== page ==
Digital graphics chip maker NVIDIA Corp. (NASDAQ: NVDA) unexpectedly provided fiscal 2013 financial guidance, which Jefferies believes primarily to focus investors on its longer-term growth potential.
NVIDIA's fiscal 2013 revenue guidance of $4.7 billion to $5.0 billion is about 9 percent above the Street estimate of $4.45 billion at the midpoint and represents about 17 percent year-over-year growth relative to the Street estimate of $4.1 billion for fiscal 2012.
The company expects gross margins of 51 percent to 53 percent for the year, which appears roughly in line with Jefferies and the Street estimates.
We see growth across our entire GPU and mobile-processor business. The future for computing is visual and mobile, and we are well positioned to lead in this new era, said Jen-Hsun Huang, Chief Executive of NVIDIA.
Nvidia also plans to spend in a range of $1.54 billion to $1.61 billion for operations, which represents about 5 to 10 percent year-over-year operating expense growth relative to Jefferies and the Street estimates.
Excluding stock based compensation expenses, amortization of acquisition-related intangible assets and other acquisition-related costs, operating expenses is expected to be $1.38 billion to $1.43 billion for fiscal 2013.
We believe the company is investing to deliver double-digit revenue growth, and there is risk the growth takes longer to materialize, said Mark Lipacis, an analyst at Jefferies. Our model remains unchanged, but we could become more constructive with visibility into Tegra ramp for Smartphone/Tablet, and/or ARM-based PC ramp for Windows 8.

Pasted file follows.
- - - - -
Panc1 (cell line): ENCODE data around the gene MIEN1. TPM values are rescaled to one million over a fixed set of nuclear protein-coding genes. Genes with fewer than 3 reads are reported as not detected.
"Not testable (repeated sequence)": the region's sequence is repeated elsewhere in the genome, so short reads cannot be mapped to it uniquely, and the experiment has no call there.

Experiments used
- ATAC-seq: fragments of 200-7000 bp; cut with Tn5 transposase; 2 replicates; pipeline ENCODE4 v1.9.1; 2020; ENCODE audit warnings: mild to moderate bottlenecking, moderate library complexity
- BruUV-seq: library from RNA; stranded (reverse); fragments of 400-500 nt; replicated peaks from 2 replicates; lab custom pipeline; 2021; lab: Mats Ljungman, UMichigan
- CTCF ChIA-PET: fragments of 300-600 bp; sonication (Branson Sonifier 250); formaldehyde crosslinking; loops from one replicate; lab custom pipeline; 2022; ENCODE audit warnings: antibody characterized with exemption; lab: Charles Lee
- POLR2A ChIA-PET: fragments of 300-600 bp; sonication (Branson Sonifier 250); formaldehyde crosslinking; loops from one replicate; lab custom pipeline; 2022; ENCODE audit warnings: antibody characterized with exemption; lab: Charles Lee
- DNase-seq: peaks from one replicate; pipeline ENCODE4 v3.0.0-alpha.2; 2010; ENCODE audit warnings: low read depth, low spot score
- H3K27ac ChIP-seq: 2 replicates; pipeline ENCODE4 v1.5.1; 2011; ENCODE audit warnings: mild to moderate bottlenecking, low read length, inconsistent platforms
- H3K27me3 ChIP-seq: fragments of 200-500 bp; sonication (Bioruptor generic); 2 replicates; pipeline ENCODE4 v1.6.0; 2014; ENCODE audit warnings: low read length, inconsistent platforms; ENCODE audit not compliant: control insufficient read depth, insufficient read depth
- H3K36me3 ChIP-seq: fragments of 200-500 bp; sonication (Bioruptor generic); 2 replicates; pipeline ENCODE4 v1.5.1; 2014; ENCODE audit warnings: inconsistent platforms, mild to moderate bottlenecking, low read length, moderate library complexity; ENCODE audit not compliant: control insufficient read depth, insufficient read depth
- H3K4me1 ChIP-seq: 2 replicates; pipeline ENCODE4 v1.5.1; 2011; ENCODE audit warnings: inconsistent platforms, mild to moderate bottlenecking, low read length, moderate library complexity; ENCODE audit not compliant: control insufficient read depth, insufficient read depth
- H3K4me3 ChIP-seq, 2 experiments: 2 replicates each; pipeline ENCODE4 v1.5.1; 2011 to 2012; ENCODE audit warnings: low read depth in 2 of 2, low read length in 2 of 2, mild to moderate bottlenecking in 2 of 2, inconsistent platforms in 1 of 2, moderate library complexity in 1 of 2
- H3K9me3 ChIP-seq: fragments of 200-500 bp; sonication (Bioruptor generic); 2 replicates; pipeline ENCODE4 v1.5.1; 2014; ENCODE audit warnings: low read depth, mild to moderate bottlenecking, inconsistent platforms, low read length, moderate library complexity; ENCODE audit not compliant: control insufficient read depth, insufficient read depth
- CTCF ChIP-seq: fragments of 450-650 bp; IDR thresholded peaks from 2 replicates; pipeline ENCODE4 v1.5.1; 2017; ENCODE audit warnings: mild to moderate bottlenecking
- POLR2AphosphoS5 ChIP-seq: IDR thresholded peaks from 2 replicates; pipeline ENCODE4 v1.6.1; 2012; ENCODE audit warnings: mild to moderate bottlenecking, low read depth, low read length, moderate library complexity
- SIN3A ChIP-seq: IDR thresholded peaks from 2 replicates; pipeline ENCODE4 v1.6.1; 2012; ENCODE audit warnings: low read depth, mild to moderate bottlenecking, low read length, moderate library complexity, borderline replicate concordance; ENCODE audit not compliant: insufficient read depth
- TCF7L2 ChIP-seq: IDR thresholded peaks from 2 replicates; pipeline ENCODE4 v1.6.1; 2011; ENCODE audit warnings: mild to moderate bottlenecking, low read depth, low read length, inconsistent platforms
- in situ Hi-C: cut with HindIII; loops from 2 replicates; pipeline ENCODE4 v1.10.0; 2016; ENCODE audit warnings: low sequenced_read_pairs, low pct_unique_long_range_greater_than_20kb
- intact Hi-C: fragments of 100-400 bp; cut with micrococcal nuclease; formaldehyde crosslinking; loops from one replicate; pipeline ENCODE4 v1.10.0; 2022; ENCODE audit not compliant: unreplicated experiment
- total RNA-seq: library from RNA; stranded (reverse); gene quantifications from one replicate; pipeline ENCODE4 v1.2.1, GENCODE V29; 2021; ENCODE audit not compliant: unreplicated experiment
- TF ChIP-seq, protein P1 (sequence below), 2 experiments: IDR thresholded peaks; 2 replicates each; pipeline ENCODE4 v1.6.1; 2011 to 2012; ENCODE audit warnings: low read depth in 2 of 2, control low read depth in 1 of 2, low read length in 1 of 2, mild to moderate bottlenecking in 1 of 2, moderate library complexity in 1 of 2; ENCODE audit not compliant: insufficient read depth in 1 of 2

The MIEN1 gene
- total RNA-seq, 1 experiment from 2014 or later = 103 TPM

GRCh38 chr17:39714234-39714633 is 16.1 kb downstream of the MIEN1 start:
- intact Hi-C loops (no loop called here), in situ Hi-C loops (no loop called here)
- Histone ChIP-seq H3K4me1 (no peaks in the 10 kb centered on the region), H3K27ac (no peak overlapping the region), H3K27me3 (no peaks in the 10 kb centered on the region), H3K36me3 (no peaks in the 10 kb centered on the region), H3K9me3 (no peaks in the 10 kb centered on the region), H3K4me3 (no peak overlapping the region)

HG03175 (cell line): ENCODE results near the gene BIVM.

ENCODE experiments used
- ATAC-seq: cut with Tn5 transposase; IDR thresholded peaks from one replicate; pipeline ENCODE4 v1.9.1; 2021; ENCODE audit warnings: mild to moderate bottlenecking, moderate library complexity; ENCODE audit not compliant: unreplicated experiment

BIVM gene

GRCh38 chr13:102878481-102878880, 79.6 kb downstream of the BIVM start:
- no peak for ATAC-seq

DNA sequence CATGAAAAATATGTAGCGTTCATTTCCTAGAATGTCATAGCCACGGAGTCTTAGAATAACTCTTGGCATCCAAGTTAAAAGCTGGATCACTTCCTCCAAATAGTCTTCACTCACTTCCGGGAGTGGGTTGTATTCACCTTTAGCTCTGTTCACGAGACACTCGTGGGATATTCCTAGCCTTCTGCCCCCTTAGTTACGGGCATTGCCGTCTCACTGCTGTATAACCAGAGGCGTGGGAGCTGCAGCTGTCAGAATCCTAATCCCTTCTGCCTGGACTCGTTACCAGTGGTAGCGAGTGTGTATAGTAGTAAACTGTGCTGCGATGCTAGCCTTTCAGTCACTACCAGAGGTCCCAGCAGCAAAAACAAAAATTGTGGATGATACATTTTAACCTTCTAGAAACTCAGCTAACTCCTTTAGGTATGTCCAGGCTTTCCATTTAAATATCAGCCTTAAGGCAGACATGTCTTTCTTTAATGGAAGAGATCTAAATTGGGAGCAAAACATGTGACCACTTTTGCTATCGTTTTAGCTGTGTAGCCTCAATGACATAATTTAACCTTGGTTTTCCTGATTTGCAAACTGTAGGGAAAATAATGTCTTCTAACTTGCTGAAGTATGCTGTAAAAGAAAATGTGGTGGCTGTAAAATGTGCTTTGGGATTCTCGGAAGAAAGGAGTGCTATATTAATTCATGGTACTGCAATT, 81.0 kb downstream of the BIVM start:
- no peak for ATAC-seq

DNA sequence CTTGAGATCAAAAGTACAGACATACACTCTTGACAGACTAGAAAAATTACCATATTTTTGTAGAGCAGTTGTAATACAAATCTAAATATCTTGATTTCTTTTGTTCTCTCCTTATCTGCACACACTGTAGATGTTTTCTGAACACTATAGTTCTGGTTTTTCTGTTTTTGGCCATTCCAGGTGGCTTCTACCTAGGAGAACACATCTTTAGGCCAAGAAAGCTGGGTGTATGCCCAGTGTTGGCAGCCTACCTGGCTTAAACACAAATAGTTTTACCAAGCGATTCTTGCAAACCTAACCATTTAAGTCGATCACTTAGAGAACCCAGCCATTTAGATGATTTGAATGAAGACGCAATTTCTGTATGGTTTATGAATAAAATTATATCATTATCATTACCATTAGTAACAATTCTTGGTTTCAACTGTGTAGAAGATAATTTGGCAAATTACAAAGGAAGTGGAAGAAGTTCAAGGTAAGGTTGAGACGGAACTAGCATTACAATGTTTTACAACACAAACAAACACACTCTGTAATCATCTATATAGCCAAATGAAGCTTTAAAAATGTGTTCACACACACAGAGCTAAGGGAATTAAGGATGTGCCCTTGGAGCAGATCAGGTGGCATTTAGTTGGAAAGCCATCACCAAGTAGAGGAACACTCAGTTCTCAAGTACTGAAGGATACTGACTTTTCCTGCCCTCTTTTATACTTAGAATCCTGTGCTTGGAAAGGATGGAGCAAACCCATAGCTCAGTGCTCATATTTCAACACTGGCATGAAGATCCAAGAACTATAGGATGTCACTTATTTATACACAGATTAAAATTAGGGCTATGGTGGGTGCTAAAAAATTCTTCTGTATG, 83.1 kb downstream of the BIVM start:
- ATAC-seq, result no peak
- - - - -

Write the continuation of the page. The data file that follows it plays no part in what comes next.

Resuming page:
As Sandybridge penetration of mainstream and low-end notebook increases in second half of 2011, and Intel and AMD aggressively transition to ultrabook form factors, Lipacis believes it will become increasingly difficult for original equipment manufacturers (OEM) to fit power-hungry GPU in notebooks, regardless of the traditional discrete GPU upsell opportunity the company argues, especially in China.
Separately, he models robust revenue growth for Tegra, but remains concerned his visibility into meaningful Tegra ramps is low. He believes there is elevated risk of near-term softness, and estimate cuts for second half of 2011 (second half of fiscal 2012).
Long-term, we think NVIDIA is arguably the best positioned semiconductor company to benefit from Windows-on-ARM deployments, especially if this architecture gains traction in notebook form factors, said Lipacis.
He believes no other ARM-based semiconductor company has the PC-systems capability (CPU, GPU, chipset, drivers) that NVIDIA has, and he would expect them to be a leading supplier to ARM-based PC OEMs.
However, the company positioned this as a late-calendar 2012 event, and he believes there are multiple schedule risks associated with introducing a new PC architecture.
NVIDIA stock is currently up 5.46 percent at $13.90 in the pre-market trading on the NASDAQ Stock Market.